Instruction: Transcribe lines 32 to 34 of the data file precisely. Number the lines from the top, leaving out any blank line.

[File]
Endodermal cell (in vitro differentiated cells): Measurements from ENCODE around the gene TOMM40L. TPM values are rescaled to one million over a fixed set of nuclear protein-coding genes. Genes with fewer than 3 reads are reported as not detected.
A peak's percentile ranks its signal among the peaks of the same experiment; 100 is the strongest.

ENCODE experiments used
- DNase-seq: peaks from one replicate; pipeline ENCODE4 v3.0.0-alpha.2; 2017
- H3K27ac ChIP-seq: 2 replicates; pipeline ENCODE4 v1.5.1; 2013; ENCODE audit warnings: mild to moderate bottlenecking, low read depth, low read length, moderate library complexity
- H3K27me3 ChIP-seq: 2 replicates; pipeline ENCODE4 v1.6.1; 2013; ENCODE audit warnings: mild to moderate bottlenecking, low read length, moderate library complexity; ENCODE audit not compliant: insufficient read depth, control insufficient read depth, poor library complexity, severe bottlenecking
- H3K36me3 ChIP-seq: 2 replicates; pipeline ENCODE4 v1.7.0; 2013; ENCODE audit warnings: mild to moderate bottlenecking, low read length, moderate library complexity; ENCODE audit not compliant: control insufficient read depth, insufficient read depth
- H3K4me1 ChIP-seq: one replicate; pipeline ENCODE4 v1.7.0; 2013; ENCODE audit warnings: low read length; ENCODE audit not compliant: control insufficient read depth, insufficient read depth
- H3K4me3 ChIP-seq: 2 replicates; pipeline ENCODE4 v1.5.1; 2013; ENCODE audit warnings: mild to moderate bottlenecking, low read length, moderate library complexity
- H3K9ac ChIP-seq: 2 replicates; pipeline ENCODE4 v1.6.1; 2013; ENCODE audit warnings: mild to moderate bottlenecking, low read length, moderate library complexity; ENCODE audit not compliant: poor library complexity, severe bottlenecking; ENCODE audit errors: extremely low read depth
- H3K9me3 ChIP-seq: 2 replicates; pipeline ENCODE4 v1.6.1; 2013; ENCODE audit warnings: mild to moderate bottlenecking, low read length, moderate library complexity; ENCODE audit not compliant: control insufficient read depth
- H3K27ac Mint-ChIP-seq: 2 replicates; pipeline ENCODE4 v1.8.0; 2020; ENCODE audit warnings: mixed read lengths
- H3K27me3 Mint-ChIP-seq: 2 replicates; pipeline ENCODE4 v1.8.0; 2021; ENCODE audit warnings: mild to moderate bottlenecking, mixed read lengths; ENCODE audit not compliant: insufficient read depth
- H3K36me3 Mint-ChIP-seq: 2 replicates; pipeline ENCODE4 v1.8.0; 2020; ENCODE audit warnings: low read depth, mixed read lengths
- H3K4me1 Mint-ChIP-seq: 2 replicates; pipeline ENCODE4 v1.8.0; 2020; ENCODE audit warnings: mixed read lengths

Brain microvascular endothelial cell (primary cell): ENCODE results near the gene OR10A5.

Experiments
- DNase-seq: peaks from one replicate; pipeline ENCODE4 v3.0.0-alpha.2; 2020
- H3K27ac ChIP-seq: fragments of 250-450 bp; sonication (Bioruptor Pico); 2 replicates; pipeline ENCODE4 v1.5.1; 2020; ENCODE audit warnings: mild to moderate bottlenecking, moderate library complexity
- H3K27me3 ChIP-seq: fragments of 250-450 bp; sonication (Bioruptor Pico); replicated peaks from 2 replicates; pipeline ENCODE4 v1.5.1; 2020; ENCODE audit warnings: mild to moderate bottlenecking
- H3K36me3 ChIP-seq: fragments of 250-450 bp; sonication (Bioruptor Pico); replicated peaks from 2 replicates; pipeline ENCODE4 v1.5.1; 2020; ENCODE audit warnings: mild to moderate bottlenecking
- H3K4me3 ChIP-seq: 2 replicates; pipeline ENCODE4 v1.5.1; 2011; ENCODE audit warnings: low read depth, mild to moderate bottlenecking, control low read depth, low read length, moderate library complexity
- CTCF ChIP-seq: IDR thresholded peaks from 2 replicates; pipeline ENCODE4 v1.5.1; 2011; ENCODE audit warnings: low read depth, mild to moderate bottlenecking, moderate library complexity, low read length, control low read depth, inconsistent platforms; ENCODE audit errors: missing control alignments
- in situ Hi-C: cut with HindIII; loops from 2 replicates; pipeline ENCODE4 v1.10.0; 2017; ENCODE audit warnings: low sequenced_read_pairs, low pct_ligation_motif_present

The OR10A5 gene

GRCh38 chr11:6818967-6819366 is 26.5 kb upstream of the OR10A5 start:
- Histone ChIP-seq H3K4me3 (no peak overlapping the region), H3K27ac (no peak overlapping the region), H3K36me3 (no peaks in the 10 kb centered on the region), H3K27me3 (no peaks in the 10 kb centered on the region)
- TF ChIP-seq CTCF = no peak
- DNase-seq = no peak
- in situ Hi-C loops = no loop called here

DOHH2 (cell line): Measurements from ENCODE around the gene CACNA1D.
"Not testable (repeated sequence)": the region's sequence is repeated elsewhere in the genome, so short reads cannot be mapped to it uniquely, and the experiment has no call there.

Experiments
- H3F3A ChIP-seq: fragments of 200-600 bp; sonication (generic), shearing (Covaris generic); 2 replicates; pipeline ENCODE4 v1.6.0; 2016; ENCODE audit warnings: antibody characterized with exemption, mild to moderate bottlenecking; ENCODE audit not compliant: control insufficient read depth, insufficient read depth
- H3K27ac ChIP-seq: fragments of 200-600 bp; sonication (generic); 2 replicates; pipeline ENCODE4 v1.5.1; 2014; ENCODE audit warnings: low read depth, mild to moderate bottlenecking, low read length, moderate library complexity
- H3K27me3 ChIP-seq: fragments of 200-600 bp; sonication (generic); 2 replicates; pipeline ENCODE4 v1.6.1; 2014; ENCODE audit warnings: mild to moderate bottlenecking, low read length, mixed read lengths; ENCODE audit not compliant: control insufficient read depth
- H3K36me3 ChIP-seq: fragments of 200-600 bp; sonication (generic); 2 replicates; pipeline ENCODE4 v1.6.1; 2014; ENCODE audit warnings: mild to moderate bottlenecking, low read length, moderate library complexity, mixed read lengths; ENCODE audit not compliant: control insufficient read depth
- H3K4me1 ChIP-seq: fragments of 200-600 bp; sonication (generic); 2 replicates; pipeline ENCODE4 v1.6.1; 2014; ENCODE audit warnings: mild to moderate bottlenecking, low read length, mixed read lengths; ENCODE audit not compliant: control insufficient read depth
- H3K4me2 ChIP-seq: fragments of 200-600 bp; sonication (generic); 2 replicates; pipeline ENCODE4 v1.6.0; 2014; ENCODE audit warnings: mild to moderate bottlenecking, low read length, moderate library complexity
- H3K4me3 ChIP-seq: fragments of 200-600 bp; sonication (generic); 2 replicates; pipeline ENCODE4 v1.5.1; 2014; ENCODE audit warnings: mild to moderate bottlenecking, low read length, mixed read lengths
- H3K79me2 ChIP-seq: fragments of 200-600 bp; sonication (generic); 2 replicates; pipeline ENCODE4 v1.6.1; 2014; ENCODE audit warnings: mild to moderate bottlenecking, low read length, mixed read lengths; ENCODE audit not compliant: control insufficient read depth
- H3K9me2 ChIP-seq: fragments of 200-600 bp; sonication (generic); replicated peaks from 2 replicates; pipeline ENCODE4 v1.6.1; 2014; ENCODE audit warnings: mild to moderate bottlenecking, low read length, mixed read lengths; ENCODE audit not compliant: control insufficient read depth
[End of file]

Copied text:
"Not testable (repeated sequence)": the region's sequence is repeated elsewhere in the genome, so short reads cannot be mapped to it uniquely, and the experiment has no call there.

Experiments
- H3F3A ChIP-seq: fragments of 200-600 bp; sonication (generic), shearing (Covaris generic); 2 replicates; pipeline ENCODE4 v1.6.0; 2016; ENCODE audit warnings: antibody characterized with exemption, mild to moderate bottlenecking; ENCODE audit not compliant: control insufficient read depth, insufficient read depth